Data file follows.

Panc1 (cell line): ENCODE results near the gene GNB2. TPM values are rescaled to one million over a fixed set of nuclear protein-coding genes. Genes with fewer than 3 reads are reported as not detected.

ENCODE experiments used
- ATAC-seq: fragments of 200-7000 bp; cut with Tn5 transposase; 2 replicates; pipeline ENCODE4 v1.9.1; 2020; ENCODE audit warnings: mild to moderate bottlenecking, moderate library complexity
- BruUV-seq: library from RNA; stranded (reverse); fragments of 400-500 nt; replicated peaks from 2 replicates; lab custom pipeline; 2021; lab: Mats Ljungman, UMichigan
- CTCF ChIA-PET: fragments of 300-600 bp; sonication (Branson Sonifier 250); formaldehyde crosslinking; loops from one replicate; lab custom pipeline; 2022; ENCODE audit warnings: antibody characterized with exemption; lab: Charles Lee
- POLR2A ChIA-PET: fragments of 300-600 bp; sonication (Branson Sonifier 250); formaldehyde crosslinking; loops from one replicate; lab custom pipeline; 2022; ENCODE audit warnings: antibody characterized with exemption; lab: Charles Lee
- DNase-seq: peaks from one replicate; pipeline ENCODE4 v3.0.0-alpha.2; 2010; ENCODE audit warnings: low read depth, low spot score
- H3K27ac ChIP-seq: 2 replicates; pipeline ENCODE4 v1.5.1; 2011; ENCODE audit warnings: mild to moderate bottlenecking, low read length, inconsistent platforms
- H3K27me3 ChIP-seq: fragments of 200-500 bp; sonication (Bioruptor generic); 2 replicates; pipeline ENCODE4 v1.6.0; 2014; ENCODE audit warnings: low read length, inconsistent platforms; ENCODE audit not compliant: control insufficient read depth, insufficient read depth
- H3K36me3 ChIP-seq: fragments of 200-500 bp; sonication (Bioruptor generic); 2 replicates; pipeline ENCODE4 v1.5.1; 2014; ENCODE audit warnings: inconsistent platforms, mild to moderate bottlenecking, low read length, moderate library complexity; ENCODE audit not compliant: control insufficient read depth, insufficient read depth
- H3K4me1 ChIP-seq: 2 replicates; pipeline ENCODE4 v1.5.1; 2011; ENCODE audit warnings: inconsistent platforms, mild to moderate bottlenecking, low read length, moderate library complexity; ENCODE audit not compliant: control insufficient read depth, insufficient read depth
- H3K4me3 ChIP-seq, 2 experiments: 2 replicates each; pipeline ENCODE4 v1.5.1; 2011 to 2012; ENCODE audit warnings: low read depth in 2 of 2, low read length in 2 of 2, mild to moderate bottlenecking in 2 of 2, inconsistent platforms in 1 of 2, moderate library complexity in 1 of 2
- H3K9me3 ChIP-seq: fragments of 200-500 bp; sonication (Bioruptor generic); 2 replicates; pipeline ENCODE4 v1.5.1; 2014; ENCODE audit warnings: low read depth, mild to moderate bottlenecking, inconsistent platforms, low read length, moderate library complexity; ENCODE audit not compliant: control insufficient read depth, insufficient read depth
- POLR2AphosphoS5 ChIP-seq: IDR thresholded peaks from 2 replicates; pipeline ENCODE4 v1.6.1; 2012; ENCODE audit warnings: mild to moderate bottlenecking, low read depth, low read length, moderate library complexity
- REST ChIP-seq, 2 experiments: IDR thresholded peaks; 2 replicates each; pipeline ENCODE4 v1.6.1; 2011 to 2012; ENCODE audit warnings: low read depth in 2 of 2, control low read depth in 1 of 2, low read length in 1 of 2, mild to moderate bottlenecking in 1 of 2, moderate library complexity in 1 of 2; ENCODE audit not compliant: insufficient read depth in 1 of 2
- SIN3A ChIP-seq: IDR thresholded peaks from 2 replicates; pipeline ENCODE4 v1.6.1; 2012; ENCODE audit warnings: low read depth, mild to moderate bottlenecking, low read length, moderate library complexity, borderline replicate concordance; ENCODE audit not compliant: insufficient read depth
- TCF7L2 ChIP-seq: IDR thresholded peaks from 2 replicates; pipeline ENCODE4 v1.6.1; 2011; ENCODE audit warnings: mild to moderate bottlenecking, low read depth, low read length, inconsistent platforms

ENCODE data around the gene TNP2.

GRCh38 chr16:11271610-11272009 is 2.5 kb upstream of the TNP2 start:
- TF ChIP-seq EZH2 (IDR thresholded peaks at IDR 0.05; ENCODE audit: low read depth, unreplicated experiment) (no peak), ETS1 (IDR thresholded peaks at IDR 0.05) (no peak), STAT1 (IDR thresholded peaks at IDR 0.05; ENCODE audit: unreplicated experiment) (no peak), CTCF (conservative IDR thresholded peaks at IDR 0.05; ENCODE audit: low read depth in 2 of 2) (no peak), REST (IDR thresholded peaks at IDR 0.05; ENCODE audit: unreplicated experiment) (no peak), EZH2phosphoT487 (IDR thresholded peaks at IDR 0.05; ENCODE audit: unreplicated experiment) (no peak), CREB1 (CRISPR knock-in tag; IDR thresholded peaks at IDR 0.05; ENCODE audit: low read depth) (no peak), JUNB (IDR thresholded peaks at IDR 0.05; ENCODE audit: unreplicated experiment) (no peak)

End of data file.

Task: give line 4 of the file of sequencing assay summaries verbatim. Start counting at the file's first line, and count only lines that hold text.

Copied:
- BruUV-seq: library from RNA; stranded (reverse); fragments of 400-500 nt; replicated peaks from 2 replicates; lab custom pipeline; 2021; lab: Mats Ljungman, UMichigan